Volume 89 Issue 51 | p. 17
Issue Date: December 19, 2011

Cover Stories: Chemical Year In Review 2011

Polymer Chemistry: Self-Healing Materials

Microcapsules in composites release monomer healing agent when damaged
Department: Science & Technology
Keywords: self-healing polymer, self-healing materials
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Tiny capsules containing a chemical healing agent (dyed red for clarity) can be embedded in a polymer. If the polymer is damaged, the capsules rupture and release the healing agent, which repairs the cracks.
Credit: Magnus Andersson/UIUC
Microcapsules containing a healing agent (dyed red for clarity).
 
Tiny capsules containing a chemical healing agent (dyed red for clarity) can be embedded in a polymer. If the polymer is damaged, the capsules rupture and release the healing agent, which repairs the cracks.
Credit: Magnus Andersson/UIUC

Search all the scientific literature of the 20th century for “self-healing materials” and you’ll come up with just a handful of results. But expand the search by a decade into the 21st century and suddenly there are hundreds of hits.

Chalk that up to Scott R. White, a materials engineering professor at the University of Illinois, Urbana-Champaign. When White and his colleagues published the paper “Autonomic Healing of Polymer Composites” in Nature in 2001, they sparked a research effort that would grow to include hundreds of researchers globally and spawn three international meetings. In 2010 alone, more than 100 papers on self-healing materials were published, White says.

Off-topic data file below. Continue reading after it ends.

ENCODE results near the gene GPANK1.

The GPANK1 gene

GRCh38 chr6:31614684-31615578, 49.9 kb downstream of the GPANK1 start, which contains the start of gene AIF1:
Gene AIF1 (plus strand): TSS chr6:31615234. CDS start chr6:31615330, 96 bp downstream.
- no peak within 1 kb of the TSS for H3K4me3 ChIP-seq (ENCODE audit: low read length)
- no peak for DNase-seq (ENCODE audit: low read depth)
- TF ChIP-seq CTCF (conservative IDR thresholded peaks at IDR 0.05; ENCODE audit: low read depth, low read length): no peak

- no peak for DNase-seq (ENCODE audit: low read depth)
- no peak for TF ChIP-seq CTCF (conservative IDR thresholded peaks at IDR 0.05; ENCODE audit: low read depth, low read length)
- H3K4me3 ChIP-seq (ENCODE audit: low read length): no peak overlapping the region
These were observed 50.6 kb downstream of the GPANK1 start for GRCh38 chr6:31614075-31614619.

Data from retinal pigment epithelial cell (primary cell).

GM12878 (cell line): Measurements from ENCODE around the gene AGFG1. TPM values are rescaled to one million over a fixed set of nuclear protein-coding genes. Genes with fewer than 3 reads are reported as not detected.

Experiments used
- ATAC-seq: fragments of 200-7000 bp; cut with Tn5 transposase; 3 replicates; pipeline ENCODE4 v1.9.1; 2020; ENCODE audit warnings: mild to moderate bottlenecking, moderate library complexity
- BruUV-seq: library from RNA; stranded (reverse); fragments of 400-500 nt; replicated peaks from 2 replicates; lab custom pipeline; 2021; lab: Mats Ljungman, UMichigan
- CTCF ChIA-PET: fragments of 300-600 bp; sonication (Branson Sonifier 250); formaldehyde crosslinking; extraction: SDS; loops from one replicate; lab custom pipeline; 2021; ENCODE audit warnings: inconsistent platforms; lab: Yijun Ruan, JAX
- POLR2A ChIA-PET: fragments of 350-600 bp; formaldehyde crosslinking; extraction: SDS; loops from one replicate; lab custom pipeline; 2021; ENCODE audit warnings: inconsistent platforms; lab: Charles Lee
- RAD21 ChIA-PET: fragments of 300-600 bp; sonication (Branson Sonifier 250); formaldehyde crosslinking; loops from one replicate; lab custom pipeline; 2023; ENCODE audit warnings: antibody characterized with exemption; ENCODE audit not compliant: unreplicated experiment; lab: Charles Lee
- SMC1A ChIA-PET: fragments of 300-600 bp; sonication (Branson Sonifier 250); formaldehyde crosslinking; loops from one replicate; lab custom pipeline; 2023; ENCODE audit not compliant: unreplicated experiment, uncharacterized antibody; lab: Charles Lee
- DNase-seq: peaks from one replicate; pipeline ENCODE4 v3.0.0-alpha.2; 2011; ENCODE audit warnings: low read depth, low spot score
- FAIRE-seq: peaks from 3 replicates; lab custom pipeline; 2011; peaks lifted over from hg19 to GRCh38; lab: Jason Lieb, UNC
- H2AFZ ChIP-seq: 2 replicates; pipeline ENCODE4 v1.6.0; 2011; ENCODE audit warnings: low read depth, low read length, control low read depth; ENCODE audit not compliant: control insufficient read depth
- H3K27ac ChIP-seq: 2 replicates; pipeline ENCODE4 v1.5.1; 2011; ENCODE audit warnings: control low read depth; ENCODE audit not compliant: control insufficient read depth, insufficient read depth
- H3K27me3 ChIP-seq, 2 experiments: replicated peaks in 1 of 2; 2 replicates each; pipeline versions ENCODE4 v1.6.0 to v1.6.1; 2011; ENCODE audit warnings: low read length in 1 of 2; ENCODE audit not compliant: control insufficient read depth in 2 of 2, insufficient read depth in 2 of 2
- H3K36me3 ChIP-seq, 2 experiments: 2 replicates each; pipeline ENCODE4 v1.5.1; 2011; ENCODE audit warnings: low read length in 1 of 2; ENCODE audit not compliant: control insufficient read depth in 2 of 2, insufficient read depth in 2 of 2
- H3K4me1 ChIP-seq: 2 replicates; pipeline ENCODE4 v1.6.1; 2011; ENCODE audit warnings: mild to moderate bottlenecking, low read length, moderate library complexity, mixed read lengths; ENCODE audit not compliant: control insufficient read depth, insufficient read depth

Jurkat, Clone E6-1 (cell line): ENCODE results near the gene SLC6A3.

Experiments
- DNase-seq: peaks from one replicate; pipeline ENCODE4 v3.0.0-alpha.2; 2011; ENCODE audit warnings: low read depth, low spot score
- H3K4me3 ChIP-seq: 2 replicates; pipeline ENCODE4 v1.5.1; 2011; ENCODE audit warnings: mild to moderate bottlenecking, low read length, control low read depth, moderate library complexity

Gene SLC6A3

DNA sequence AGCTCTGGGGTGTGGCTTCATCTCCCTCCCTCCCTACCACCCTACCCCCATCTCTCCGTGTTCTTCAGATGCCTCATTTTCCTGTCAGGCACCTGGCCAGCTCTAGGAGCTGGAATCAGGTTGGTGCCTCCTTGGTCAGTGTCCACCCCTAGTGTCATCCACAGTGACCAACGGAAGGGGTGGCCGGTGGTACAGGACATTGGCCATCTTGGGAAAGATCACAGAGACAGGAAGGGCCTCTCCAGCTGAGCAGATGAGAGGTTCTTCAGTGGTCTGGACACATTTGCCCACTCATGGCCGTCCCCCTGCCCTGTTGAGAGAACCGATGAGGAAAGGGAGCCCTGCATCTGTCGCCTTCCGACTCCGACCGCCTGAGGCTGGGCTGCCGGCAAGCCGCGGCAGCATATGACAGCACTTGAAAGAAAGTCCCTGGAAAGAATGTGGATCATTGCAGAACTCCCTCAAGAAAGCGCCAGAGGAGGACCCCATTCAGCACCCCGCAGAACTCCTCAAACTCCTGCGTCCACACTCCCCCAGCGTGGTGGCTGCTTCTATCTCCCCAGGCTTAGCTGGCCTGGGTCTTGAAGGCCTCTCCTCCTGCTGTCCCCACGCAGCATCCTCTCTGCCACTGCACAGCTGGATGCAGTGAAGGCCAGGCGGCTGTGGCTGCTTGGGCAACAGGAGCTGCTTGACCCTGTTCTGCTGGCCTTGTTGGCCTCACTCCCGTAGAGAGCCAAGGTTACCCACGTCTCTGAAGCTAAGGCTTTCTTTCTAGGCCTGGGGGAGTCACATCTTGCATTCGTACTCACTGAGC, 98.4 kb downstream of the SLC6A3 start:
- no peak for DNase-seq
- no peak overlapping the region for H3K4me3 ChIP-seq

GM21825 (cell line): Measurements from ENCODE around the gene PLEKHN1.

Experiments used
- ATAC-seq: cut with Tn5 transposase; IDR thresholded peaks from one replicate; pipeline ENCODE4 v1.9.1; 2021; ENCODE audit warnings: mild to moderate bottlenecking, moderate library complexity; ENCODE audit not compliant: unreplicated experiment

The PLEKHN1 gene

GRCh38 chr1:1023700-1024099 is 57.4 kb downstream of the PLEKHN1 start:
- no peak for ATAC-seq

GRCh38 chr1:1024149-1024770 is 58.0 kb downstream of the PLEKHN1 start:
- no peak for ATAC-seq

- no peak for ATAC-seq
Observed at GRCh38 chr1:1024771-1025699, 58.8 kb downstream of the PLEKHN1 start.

“Not in my wildest dreams did I imagine the field would take off like this,” White tells C&EN. “It’s been really exciting to see the growth of this entirely new field.”

In that 2001 paper, White and coworkers reported how they loaded an epoxy with microcapsules containing dicyclopenta­diene. Also dispersed throughout the epoxy was a ruthenium carbene Grubbs catalyst that mediates ring-opening metathesis reactions. Wherever the epoxy was cracked or otherwise damaged, the microcapsules would burst open and expose their dicyclopentadiene payload to the catalyst, which would polymerize the diolefin and heal the crack.

“What we set out to do was to demonstrate truly autonomous self-healing, where the crack was the only stimulus for the healing reaction to occur,” explains Nancy R. Sottos, a materials science professor at Illinois who was part of the research effort.

Since then, scientists have expanded on the type of materials they can make self-healing, including structural composites, adhesives, coatings, flexible polymers, ceramics, metal, and concrete. And they have also come up with different chemical reactions that can be used to heal cracks.

White founded Autonomic Materials Inc. (AMI) in 2005 to commercialize self-healing materials. The company is poised to launch its first product: an additive made of self-healing capsules that goes into the powder coatings used to prevent metal corrosion. The material can be used on just about anything that’s large, made of steel, and is expensive to take out of commission for repairs, says Magnus Andersson, AMI’s vice president of business development. It could be used on ships, pipelines, bridges, and construction equipment, he notes.

As for what’s next, Sottos says, “We’ve been wondering if it’s possible to not just heal, but to regenerate material,” in the same way that the body regenerates its bones.

“Bone is this great material that remodels,” White adds. “It’s constantly laying down new material and absorbing old material.” Is it possible, he wonders, to make engineered structures that do the same thing?

 
Chemical & Engineering News
ISSN 0009-2347
Copyright © American Chemical Society

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